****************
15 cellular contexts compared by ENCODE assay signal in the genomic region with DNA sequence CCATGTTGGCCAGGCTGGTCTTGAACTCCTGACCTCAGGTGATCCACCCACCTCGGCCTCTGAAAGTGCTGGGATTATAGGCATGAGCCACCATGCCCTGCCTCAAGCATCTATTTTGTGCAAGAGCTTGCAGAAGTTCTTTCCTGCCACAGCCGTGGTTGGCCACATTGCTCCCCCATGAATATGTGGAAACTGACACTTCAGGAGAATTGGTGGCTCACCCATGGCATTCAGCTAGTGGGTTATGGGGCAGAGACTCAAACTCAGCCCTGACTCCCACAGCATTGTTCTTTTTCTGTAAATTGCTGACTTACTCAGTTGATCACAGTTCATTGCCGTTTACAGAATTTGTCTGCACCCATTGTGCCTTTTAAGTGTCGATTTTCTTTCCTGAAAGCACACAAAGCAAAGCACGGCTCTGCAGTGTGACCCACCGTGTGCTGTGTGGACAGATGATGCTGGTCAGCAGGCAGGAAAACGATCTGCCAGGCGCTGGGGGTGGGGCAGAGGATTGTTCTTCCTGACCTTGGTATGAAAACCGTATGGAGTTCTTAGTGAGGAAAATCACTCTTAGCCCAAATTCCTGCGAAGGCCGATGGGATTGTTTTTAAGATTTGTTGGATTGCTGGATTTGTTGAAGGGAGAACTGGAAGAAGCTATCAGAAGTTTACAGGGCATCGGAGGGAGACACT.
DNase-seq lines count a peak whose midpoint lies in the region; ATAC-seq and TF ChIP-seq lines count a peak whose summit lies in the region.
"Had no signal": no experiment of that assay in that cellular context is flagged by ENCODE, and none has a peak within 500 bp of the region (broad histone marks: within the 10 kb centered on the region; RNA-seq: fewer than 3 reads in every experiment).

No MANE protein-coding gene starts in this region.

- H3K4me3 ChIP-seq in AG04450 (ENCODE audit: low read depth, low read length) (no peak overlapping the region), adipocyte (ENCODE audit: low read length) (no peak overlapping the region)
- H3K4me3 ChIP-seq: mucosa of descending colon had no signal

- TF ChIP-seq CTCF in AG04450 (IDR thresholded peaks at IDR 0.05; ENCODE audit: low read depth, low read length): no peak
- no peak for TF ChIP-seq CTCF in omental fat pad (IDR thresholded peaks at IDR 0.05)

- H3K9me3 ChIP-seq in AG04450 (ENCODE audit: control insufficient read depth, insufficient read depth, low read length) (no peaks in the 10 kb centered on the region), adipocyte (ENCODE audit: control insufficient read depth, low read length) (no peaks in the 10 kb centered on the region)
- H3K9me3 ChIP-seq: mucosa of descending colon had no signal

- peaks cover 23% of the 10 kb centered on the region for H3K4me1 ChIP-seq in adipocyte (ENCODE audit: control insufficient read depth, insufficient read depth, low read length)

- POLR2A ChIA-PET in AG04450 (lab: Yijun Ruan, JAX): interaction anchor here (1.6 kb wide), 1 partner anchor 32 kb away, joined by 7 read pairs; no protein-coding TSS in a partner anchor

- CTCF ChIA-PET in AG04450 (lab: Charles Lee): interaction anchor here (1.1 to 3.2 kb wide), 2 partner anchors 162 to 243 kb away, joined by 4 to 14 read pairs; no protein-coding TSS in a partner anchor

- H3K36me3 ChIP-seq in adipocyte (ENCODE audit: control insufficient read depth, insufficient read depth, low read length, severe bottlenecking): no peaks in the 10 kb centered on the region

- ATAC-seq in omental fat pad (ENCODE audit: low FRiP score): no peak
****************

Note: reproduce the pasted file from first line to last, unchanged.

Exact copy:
15 cellular contexts compared by ENCODE assay signal in the genomic region with DNA sequence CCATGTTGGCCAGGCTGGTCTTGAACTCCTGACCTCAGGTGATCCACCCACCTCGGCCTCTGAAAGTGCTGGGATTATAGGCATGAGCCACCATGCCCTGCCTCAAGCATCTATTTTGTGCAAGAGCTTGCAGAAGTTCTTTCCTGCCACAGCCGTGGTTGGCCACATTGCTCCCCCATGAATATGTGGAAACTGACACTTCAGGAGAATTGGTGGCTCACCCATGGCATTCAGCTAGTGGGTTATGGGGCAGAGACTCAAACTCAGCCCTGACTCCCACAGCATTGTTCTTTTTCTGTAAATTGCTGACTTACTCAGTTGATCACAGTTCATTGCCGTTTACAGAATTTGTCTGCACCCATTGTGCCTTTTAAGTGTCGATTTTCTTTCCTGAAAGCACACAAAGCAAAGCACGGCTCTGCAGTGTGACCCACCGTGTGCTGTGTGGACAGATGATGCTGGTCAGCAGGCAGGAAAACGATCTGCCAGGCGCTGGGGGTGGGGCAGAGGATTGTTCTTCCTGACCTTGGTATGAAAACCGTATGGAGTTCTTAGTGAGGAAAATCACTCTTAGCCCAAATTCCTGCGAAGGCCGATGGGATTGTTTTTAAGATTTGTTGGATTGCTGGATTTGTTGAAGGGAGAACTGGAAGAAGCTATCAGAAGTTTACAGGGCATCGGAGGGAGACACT.
DNase-seq lines count a peak whose midpoint lies in the region; ATAC-seq and TF ChIP-seq lines count a peak whose summit lies in the region.
"Had no signal": no experiment of that assay in that cellular context is flagged by ENCODE, and none has a peak within 500 bp of the region (broad histone marks: within the 10 kb centered on the region; RNA-seq: fewer than 3 reads in every experiment).

No MANE protein-coding gene starts in this region.

- H3K4me3 ChIP-seq in AG04450 (ENCODE audit: low read depth, low read length) (no peak overlapping the region), adipocyte (ENCODE audit: low read length) (no peak overlapping the region)
- H3K4me3 ChIP-seq: mucosa of descending colon had no signal

- TF ChIP-seq CTCF in AG04450 (IDR thresholded peaks at IDR 0.05; ENCODE audit: low read depth, low read length): no peak
- no peak for TF ChIP-seq CTCF in omental fat pad (IDR thresholded peaks at IDR 0.05)

- H3K9me3 ChIP-seq in AG04450 (ENCODE audit: control insufficient read depth, insufficient read depth, low read length) (no peaks in the 10 kb centered on the region), adipocyte (ENCODE audit: control insufficient read depth, low read length) (no peaks in the 10 kb centered on the region)
- H3K9me3 ChIP-seq: mucosa of descending colon had no signal

- peaks cover 23% of the 10 kb centered on the region for H3K4me1 ChIP-seq in adipocyte (ENCODE audit: control insufficient read depth, insufficient read depth, low read length)

- POLR2A ChIA-PET in AG04450 (lab: Yijun Ruan, JAX): interaction anchor here (1.6 kb wide), 1 partner anchor 32 kb away, joined by 7 read pairs; no protein-coding TSS in a partner anchor

- CTCF ChIA-PET in AG04450 (lab: Charles Lee): interaction anchor here (1.1 to 3.2 kb wide), 2 partner anchors 162 to 243 kb away, joined by 4 to 14 read pairs; no protein-coding TSS in a partner anchor

- H3K36me3 ChIP-seq in adipocyte (ENCODE audit: control insufficient read depth, insufficient read depth, low read length, severe bottlenecking): no peaks in the 10 kb centered on the region

- ATAC-seq in omental fat pad (ENCODE audit: low FRiP score): no peak